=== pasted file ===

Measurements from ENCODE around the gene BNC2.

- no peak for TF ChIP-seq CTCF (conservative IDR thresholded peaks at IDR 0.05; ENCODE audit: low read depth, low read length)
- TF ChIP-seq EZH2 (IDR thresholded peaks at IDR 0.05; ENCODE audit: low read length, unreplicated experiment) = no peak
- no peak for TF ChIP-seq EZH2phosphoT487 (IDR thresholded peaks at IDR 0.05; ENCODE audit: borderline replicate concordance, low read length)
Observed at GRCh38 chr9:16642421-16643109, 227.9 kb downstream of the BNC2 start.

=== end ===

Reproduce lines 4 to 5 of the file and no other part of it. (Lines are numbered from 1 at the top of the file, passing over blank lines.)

- no peak for TF ChIP-seq EZH2phosphoT487 (IDR thresholded peaks at IDR 0.05; ENCODE audit: borderline replicate concordance, low read length)
Observed at GRCh38 chr9:16642421-16643109, 227.9 kb downstream of the BNC2 start.